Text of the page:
However, China is unlikely to do that. There are strong international-systemic reasons why Beijing cannot turn its back towards Moscow. These reasons compel China to not only continue business as usual with Russia (which means gradual consolidation of China-Russia strategic partnership) but even accelerate the formation of a stronger China-Russia alignment.
Research on the power transition theory suggests that out of 16 power transitions known to historians only 4 turned out to be peaceful. In the contemporary international system, power transition is happening between China and the US, not between Russia and the US. According to World Bank, in 1991, the US’s total Gross National Prodict (GNP) of $6.158 trillion was more than 16 times that of China ($383,373 billion). By 2013, China’s GNP reached more than half of that of the US ($9.57 trillion vs. $16.785 trillion). By 2019, it became almost 70% ($14.343 trillion vs. $21.374 trillion). Thus, the current power structure resembles the one that existed during the Cold War, when the Soviet Union’s GNP reached its peak of 60% of the US total in 1975, and when great power balancing was the defining feature of international politics.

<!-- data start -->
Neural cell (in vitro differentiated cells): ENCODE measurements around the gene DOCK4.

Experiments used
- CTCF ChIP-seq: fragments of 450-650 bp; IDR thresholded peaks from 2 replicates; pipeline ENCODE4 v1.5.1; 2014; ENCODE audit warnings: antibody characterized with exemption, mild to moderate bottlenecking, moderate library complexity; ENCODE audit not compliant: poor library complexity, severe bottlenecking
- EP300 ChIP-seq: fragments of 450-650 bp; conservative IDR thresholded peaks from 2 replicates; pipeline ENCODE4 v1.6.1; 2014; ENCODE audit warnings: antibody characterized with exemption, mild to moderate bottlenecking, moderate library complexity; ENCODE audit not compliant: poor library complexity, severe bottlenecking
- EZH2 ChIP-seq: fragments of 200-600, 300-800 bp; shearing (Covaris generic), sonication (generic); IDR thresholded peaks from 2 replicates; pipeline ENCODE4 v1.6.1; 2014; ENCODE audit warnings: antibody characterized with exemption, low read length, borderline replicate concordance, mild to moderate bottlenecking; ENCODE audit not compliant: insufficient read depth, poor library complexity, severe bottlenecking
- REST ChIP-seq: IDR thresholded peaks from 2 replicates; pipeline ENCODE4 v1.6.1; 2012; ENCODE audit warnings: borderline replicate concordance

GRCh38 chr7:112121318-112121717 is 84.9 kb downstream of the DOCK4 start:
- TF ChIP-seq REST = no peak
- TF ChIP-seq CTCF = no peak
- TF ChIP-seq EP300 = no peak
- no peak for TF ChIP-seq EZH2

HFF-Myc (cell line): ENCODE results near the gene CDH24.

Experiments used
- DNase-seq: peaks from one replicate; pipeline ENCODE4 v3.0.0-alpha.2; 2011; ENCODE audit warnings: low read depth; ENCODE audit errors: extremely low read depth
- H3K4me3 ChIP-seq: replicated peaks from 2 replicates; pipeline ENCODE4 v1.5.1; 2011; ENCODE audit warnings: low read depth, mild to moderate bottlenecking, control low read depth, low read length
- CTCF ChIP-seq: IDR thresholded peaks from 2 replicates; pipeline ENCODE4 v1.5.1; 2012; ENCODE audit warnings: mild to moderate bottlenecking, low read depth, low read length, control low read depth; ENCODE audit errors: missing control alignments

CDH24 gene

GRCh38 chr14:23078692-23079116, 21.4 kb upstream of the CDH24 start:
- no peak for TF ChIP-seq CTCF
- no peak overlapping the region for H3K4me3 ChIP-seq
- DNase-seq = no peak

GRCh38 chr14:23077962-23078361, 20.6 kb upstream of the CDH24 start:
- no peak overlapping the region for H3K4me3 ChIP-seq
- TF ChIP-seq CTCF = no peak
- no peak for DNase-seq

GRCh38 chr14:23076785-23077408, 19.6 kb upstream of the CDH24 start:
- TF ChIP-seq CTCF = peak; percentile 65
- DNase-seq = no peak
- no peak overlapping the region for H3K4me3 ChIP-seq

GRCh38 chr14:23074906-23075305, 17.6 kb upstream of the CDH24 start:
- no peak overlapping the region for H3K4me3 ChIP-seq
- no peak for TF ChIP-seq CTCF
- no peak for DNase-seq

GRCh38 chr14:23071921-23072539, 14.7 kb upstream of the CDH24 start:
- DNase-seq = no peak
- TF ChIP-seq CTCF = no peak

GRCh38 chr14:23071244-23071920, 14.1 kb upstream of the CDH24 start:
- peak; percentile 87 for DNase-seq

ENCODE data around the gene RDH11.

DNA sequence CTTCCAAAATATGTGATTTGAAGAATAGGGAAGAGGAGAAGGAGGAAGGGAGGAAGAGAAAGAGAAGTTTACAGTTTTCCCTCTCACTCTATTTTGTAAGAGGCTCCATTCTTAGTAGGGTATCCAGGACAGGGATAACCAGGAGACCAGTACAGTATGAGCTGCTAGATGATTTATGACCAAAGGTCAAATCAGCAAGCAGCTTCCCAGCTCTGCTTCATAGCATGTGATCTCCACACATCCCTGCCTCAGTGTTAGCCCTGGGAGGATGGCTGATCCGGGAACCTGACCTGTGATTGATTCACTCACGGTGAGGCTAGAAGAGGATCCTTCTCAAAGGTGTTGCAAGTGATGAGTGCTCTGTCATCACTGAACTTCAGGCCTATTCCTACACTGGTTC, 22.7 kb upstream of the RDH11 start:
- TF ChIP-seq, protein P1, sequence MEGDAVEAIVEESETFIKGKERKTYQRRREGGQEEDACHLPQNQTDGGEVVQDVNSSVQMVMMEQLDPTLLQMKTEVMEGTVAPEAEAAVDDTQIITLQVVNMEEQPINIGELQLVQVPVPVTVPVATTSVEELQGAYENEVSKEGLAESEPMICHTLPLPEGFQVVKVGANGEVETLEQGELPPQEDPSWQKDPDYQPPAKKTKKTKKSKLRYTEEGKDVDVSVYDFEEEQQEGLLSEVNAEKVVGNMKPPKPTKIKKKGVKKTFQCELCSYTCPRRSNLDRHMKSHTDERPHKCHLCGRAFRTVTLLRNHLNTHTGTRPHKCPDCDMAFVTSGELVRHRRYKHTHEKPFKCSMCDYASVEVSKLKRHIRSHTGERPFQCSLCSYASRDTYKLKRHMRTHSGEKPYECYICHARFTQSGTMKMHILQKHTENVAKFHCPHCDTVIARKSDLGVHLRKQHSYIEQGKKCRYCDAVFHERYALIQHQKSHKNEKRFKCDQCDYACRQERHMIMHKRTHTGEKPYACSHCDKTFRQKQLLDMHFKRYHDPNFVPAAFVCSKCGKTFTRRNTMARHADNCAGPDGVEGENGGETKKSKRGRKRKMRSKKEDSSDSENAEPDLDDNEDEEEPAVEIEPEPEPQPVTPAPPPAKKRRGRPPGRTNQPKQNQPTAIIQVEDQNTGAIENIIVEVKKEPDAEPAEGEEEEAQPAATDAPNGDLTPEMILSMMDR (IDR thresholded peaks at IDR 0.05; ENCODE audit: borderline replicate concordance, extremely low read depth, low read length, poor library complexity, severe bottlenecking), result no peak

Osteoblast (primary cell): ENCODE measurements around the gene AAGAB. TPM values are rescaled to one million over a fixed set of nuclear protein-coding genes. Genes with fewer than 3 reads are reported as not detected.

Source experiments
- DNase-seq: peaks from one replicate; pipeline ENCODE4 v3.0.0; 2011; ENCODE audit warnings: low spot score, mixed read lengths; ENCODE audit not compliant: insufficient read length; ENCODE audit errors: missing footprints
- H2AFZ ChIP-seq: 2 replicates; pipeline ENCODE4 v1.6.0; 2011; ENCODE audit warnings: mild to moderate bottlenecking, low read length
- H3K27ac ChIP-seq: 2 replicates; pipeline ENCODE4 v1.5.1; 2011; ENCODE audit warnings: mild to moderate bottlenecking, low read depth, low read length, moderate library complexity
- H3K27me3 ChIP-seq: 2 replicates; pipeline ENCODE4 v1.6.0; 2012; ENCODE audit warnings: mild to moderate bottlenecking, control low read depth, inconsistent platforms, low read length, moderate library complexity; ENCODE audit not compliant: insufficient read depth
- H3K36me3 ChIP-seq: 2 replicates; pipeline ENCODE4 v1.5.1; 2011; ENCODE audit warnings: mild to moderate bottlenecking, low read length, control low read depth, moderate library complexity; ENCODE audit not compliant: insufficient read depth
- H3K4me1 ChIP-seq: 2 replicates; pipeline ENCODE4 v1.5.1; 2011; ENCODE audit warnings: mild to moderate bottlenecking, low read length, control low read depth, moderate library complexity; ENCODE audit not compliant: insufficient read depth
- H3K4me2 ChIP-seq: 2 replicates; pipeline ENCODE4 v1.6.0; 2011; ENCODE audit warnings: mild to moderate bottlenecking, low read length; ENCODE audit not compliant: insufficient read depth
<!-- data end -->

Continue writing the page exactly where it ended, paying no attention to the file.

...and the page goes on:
These structural shifts are more important than the characteristics of individual policymakers because they determine the horizons of probable actions for great powers, regardless of who is in charge of foreign policy. They also create a strategic environment that is most conducive to the confrontation between the rising and declining superpowers. Facing China as a long-term strategic adversary, Washington attempts to maintain its still existing power advantage by containing the challenger. China, strong but still weaker than the US, is incentivised to respond by enhancing its military capabilities and cooperation with other powers to deal with the US containment more effectively. This triggers further acts of containment from the US, which further incentivise China’s stronger reaction.